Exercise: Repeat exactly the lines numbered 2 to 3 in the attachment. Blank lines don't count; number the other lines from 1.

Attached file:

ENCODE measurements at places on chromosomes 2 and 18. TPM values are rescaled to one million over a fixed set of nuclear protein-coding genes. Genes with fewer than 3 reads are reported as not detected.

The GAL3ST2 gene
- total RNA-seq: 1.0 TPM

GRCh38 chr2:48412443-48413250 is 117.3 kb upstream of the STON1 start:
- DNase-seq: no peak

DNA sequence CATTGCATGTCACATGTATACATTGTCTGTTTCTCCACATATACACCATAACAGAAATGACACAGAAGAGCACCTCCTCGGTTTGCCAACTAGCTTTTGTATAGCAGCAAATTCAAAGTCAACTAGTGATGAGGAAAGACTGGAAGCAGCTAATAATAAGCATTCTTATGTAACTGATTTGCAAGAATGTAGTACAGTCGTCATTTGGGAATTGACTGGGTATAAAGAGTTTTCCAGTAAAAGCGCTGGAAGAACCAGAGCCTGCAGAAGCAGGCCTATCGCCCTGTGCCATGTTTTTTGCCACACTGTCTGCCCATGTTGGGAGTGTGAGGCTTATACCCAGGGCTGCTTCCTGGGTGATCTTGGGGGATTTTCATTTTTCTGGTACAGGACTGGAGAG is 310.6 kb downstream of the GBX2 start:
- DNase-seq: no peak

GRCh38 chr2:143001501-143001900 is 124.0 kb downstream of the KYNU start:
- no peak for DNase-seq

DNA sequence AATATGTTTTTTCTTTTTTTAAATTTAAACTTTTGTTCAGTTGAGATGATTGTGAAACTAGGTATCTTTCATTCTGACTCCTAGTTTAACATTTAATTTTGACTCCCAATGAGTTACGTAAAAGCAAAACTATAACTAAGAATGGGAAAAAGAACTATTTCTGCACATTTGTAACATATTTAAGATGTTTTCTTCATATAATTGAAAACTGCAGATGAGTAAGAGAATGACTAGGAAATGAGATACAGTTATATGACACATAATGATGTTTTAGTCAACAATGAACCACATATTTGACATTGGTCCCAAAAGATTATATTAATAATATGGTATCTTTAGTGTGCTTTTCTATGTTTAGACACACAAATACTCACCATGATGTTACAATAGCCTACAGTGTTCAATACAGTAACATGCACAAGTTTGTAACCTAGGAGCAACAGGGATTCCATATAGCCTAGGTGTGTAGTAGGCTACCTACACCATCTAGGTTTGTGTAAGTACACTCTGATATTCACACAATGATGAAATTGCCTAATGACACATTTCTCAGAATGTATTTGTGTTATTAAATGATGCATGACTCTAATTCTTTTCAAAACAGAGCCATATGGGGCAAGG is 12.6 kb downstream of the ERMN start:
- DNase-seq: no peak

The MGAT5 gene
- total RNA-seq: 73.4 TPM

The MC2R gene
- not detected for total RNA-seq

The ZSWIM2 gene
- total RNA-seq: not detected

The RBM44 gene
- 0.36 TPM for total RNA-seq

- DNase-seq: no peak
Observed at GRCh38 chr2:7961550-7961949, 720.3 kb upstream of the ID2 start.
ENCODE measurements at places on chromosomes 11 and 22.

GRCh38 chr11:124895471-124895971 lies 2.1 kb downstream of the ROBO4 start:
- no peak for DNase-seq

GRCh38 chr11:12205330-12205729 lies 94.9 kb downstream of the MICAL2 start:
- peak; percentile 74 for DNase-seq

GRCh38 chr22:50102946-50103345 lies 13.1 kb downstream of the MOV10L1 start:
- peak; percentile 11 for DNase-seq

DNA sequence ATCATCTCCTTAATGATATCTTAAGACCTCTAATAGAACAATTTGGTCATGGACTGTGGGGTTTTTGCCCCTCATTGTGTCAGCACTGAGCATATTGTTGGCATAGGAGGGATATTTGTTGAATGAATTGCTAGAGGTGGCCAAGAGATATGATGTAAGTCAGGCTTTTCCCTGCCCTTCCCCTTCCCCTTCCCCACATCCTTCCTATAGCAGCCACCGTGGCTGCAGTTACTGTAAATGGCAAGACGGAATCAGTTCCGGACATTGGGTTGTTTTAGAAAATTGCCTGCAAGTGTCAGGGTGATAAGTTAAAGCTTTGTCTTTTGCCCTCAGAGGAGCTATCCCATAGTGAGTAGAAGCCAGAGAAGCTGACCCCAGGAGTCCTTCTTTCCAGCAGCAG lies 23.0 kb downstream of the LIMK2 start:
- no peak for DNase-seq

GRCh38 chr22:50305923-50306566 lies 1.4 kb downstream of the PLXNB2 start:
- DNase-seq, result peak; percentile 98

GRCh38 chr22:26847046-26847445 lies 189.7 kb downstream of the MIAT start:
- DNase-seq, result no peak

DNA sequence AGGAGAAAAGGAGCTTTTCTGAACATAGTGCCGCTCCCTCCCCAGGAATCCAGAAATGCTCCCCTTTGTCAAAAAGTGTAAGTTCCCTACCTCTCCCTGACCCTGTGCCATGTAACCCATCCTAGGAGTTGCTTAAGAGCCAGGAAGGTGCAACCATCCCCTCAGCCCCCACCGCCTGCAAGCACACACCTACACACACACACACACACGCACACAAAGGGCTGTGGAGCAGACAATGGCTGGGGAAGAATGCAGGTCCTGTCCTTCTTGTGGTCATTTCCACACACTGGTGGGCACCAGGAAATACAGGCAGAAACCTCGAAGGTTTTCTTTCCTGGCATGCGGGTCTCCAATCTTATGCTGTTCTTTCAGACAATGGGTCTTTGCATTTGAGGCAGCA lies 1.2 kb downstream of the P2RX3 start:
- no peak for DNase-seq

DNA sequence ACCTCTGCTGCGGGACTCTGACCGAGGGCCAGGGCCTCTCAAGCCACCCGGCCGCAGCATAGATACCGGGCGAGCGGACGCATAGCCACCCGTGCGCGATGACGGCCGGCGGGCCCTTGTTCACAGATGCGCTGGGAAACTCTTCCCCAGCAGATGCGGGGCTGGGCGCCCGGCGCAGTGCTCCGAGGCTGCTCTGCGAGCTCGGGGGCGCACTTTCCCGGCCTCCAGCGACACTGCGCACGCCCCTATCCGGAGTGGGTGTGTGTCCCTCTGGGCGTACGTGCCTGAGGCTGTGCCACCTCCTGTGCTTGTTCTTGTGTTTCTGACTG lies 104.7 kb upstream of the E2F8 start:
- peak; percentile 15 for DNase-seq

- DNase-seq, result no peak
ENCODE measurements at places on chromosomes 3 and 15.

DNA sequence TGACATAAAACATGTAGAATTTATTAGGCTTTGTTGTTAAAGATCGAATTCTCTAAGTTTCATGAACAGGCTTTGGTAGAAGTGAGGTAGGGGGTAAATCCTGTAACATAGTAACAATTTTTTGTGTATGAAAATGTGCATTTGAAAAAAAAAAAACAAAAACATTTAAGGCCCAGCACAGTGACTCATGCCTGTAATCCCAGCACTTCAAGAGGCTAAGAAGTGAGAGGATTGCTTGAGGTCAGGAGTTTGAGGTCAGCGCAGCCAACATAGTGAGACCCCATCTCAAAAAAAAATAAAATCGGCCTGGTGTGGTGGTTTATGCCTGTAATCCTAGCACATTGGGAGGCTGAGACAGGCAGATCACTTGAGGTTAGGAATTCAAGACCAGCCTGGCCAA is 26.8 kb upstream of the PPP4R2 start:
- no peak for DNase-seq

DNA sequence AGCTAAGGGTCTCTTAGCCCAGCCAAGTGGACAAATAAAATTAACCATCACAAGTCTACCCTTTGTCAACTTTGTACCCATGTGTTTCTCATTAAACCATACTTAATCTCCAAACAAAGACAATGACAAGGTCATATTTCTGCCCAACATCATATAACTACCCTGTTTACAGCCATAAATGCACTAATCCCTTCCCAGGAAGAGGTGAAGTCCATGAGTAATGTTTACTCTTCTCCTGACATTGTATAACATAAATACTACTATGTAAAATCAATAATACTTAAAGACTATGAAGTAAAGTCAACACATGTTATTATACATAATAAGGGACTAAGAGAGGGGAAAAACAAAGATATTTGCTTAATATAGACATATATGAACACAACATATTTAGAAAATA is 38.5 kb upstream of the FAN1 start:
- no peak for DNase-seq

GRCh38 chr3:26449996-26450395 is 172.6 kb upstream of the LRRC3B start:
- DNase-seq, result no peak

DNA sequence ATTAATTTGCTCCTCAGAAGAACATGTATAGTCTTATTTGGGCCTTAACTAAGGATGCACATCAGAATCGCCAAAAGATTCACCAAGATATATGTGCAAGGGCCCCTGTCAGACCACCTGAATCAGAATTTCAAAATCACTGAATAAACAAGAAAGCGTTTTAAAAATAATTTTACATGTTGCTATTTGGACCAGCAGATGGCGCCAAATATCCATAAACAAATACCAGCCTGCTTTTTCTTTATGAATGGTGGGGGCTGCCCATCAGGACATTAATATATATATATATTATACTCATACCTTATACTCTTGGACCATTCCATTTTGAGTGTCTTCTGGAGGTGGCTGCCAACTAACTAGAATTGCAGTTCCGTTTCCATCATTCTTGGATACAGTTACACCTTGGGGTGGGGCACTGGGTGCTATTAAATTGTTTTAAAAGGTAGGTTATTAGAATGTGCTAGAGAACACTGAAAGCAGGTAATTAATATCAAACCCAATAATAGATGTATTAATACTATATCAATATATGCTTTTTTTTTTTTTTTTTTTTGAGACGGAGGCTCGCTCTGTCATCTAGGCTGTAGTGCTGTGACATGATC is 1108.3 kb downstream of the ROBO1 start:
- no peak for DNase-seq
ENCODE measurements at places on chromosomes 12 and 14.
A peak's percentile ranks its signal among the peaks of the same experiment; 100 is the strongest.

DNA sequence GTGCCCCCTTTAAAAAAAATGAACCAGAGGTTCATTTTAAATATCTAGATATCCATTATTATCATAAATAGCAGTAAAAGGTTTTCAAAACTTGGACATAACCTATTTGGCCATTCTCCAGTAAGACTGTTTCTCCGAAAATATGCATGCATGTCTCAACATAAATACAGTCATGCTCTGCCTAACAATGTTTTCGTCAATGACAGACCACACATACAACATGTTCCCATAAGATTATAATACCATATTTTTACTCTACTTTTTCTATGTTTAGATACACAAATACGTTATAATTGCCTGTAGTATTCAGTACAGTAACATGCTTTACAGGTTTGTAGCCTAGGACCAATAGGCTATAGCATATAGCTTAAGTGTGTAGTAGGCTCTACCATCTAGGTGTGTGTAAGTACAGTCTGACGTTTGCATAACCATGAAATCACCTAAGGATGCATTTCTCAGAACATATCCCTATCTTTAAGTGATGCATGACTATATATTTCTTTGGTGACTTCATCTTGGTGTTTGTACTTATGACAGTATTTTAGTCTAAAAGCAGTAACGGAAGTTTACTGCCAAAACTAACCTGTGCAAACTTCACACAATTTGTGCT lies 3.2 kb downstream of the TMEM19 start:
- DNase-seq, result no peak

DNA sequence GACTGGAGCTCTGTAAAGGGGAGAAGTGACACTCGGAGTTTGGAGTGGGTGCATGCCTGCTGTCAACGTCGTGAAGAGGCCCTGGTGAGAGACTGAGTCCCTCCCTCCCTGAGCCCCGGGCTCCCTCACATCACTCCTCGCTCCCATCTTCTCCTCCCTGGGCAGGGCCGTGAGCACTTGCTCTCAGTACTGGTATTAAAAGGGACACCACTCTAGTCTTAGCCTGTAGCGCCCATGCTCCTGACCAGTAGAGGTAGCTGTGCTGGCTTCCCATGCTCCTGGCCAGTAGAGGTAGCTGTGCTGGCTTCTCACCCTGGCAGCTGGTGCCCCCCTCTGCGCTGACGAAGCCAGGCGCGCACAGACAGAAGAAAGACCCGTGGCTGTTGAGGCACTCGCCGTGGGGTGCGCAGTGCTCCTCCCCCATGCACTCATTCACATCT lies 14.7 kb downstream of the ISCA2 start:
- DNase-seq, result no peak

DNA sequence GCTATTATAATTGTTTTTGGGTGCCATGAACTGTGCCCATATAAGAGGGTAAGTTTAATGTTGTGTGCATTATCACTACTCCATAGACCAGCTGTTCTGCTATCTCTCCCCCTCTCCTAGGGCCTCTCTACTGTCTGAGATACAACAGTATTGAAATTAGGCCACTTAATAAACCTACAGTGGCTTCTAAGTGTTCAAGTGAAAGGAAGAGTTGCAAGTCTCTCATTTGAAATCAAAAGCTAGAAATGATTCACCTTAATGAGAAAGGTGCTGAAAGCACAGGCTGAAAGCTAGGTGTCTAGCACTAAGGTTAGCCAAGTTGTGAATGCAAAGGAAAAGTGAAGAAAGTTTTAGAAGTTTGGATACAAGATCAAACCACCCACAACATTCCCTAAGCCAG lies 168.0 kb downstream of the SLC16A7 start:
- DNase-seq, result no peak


The GAL3ST2 gene
- total RNA-seq: 1.0 TPM